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Thursday, 15 Apr 2021 13:14
Chess in prisons: The Cook County case


Photo: Alex Garcia, Chicago Tribune

This article was originally published on the FIDE Newsletter #29 (April 12, 2021). If you want to receive this biweekly publication directly in your inbox, please subscribe here.

In the coming weeks, we will share here some case studies from different parts of the world, like Anatoly Karpov’s continued support of chess in prison initiatives (for more than two decades already!), or Carl Portman’s phenomenal book “Chess Behind Bars”. For now, we will start with the case of Cook County, in Chicago. 

Mikhail Korenman needs no introduction for our readers in the US, where he is one of the most respected chess personalities. Originally from Voronezh, in Russia, where he graduated a Master of Science, he went to the states as a student – this time getting a degree in Philosophy. After settling in his country of adoption, he soon got engaged in chess activities, founding the Karpov School of Chess in Lindsborg, Kansas, and initiating the internationally acclaimed “Chess for Peace” program, supported by former Russian President Mikhail Gorbachev, and chess stars like Karpov, Onischuk, Polgar, Krush and Zatonskih. 

Nine years ago, in 2012, he was approached by Sheriff Thomas Dart, whose kids were taking chess classes from him. “Sheriff Dart had a clear vision”, recalls Korenman, and the two agreed to start a ’chess in jail’ program together. "We see it day-in and day-out that people want instant gratification and that often individuals do not think before they act," explained Dart when the program was first launched. "Thoughtless actions will hurt you while playing chess and hurt you more on the street."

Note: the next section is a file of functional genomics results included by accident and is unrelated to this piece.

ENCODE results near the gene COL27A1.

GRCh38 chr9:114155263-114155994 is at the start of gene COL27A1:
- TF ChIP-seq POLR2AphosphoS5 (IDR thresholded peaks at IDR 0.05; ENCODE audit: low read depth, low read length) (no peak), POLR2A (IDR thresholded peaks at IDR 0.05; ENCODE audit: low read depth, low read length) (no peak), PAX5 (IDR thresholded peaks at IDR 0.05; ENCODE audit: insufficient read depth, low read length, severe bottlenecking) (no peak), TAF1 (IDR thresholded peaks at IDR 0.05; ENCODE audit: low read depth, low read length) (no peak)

One year later, about 600 inmates had already taken part in the jail’s chess program. "The participants are excited and this is the most rewarding program we've ever had," Dart said. "This is something positive for the detainees to do and studies show it has a positive impact on people's lives”. 

“The inmates seem to enjoy that 'we are here to learn', and always compare chess to the game of life,” Korenman says. “You explain that you have to castle to be safe, and you can see that the idea of taking measures to protect yourself and not get in trouble really gets into them”.  

Mikhail was already a seasoned teacher when he started the program, but he was caught by surprise by some characteristics of his new pupils. For instance, he soon realized that they would hardly agree to a draw. While they don’t care that much about losing, “for them winning is a really big deal,” he explains. “Winning by themselves, following the rules - many of them haven’t had chances to experience this before.” Either they didn’t enjoy many opportunities, or they used to cut corners; so a fair victory is something that makes them feel really good, and gives a big boost to their confidence and self-esteem. 

Mikhail speaks fondly about his work in the Cook County jail in general, but there is one particular activity that seems to bring him joy – and very understandably so. Once per month, they arrange that some of the inmates can play chess online with their kids. “It is not allowed for everyone. It requires clearance. We gather the children in one location and, using Skype and Chess.com, they can play with their parents in jail”. 

FIDE first signed a cooperation agreement with the Cook County Sheriff’s Office in March 2020. However, the Covid-19 outbreak had a severe impact on prisons and their normal functioning, so many of the planned projects for last year had to wait until better times. We are very happy that we are finally able to continue where we left off and partner with Sheriff Dart and Mikhail Korenman on this project.